A prototype of the system had its first successful run on September 30, 2016.
By way of cost comparison, 1414 can build a 10MWh storage device for about $700,000. The 714 Tesla Powerwall 2s needed to store the same amount of energy would cost approximately 10X that amount, 1414 Degrees said in a news release.
Kevin Moriarty, a former chairman and managing director of zinc and gold miner Terramin Australia, joined the company late last year to help get commercial operations off the ground.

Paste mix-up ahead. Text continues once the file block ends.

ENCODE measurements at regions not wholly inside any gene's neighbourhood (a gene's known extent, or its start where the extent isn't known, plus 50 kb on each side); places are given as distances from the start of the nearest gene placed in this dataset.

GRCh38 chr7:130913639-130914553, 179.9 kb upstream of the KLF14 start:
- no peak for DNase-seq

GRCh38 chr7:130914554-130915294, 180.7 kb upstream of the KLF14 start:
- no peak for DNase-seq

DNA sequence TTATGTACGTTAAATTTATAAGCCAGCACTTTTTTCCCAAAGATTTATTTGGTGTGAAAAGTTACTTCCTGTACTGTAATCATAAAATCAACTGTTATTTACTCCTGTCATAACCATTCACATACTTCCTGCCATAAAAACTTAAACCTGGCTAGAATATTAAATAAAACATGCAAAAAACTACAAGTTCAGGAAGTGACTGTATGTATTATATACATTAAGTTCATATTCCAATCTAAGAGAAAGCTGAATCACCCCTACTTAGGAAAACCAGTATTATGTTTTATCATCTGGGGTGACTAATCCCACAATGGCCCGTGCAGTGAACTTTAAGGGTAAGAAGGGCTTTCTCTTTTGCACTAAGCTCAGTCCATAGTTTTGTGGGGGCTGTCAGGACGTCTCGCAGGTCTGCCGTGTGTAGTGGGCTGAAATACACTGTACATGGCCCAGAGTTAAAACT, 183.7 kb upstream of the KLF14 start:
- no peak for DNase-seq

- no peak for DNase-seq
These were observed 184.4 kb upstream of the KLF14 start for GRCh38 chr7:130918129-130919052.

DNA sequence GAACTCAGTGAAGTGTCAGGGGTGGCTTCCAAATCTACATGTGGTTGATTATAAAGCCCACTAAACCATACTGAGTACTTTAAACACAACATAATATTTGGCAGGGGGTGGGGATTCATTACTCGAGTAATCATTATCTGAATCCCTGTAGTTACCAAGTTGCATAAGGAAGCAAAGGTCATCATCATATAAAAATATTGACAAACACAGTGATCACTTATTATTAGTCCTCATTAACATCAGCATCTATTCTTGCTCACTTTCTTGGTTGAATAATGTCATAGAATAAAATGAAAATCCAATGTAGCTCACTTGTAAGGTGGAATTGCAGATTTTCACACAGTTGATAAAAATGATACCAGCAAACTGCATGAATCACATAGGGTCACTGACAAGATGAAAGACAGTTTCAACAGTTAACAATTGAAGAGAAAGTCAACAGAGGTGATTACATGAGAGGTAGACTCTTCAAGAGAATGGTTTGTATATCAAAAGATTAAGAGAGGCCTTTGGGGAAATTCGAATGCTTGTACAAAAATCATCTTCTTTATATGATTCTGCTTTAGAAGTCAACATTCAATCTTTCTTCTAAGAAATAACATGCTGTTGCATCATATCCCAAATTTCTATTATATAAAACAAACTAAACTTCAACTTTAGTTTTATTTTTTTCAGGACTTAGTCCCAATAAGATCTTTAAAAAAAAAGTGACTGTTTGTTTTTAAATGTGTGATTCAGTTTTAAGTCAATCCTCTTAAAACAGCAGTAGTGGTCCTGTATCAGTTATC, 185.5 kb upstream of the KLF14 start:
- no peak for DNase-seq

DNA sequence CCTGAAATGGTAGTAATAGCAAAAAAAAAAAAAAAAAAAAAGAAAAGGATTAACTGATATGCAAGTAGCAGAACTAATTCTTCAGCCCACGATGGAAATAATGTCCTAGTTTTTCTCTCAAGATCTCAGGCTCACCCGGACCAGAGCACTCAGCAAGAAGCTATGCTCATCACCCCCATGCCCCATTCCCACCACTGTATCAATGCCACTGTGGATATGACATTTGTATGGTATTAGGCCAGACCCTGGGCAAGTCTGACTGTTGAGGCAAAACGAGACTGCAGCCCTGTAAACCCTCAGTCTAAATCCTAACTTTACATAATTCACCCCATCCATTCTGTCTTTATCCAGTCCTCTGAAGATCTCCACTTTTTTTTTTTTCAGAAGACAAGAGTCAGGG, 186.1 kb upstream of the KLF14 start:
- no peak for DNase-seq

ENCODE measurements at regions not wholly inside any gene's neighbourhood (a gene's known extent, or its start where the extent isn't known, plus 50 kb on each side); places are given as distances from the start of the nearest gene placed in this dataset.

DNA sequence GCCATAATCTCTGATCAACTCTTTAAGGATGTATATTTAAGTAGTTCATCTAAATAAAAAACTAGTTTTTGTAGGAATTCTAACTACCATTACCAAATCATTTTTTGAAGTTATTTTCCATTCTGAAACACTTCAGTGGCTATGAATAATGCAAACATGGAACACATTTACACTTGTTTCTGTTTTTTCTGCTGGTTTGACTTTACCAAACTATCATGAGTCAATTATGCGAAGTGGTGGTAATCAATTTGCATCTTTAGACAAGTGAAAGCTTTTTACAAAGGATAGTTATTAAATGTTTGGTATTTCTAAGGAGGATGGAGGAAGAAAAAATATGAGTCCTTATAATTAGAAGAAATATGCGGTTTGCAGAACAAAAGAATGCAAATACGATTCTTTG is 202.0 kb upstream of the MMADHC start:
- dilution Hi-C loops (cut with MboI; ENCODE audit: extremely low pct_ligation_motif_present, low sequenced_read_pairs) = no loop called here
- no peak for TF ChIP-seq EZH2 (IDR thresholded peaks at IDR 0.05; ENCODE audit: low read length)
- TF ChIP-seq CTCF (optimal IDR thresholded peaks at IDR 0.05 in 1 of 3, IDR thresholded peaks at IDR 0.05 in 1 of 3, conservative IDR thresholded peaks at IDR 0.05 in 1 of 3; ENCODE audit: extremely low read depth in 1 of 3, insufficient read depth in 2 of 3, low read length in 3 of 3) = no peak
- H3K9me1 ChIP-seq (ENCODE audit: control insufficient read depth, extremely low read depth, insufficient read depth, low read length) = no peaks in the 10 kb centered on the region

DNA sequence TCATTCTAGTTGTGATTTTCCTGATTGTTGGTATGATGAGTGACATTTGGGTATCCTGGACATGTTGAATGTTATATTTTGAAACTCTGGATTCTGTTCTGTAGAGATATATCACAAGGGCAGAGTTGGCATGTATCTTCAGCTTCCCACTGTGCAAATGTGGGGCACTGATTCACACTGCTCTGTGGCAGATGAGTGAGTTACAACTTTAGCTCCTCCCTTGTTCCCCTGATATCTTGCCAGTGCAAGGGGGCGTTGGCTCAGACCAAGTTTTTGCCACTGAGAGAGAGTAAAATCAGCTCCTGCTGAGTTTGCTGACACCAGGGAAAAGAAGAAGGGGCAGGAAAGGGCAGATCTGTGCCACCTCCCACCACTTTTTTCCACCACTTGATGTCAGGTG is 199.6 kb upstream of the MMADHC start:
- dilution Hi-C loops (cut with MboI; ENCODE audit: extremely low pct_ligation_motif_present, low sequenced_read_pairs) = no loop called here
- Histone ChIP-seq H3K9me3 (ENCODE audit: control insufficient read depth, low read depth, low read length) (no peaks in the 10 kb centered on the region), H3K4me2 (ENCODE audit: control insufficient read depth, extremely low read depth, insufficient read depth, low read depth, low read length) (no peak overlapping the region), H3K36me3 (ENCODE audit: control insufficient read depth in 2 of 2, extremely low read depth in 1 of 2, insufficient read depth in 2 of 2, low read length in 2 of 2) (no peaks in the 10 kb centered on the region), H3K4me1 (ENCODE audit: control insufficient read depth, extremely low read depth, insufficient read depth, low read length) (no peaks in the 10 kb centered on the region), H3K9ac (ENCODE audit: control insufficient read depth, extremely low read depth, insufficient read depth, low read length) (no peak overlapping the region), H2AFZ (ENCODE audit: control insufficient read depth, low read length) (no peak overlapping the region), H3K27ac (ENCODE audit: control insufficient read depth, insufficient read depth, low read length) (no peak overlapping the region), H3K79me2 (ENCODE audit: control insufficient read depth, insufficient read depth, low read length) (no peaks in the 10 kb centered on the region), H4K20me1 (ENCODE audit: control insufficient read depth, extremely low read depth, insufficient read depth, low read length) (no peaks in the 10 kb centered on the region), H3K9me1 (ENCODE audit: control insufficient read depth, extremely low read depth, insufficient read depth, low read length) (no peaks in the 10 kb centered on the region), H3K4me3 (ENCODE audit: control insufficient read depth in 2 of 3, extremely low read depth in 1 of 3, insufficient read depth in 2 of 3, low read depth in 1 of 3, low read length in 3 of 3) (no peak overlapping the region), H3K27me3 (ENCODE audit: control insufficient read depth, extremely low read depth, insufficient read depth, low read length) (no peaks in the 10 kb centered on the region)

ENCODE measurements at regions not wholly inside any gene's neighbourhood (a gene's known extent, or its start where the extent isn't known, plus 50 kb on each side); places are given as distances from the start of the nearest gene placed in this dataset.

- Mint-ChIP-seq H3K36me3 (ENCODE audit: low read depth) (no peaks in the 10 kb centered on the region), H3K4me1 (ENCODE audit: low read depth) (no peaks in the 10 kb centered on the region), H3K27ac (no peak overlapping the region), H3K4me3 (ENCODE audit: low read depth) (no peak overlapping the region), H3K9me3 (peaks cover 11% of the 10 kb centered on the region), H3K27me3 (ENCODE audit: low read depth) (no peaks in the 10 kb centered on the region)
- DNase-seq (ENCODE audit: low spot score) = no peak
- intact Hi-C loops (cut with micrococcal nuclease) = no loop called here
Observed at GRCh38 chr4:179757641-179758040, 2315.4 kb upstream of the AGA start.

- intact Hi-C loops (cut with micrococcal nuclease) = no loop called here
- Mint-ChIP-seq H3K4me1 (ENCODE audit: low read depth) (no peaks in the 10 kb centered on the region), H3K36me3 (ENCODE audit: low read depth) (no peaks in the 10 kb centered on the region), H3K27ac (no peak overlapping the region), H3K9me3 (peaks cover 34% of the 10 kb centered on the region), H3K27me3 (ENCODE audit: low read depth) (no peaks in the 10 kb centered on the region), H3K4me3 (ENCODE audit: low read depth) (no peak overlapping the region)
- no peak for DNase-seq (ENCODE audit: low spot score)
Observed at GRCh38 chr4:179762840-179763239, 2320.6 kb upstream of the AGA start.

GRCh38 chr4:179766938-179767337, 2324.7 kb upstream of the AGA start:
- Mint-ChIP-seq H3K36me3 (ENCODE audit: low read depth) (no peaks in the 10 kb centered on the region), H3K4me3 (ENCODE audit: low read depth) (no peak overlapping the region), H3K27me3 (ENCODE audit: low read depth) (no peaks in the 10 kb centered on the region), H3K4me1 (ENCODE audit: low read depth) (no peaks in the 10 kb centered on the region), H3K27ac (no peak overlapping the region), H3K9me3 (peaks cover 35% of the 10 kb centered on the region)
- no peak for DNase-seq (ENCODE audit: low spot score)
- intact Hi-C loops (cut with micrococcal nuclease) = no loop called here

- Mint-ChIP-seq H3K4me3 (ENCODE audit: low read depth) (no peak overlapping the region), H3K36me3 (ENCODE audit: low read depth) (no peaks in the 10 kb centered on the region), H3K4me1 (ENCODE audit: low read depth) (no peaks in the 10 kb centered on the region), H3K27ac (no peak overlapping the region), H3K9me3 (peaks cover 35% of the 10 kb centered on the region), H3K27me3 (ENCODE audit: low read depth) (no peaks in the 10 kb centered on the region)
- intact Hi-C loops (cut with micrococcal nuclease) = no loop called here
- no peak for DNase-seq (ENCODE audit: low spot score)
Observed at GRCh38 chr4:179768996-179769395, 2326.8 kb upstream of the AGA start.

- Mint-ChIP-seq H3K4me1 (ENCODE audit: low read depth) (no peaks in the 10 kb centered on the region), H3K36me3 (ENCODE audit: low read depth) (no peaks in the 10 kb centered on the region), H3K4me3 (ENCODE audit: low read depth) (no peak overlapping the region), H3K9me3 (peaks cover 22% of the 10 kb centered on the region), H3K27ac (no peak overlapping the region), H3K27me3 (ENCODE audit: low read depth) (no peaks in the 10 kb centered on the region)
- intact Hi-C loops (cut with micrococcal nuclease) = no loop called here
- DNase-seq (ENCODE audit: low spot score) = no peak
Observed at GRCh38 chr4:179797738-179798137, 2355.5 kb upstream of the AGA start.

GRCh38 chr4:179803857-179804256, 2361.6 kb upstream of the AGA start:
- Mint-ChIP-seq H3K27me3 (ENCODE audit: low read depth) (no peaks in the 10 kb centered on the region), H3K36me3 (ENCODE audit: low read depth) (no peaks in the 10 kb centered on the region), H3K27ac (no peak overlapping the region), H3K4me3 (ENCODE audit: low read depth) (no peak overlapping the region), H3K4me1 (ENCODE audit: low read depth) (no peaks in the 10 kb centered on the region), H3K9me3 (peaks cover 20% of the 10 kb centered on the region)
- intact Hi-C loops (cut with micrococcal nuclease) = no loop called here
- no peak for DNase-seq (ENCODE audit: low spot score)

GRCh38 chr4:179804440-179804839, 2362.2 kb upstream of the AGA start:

He says 1414 Degrees needs $10 million to $20 million to forward its plans, and is involved in “investment discussions” with several large energy companies.
The technology involved is unique in that it stores electrical energy by using it to heat a block of pure silicon to melting point – 1414 degrees Celsius. It discharges through a heat-exchange device such as a Stirling engine or a turbine, which converts heat back to electrical energy.
If the device stands up to commercial testing it could substantially reduce the costs of storing energy from solar and wind farms.
Rather than just sell its storage devices, 1414 Degrees wants to enter into joint ventures with customers – or partners – and share in the benefits.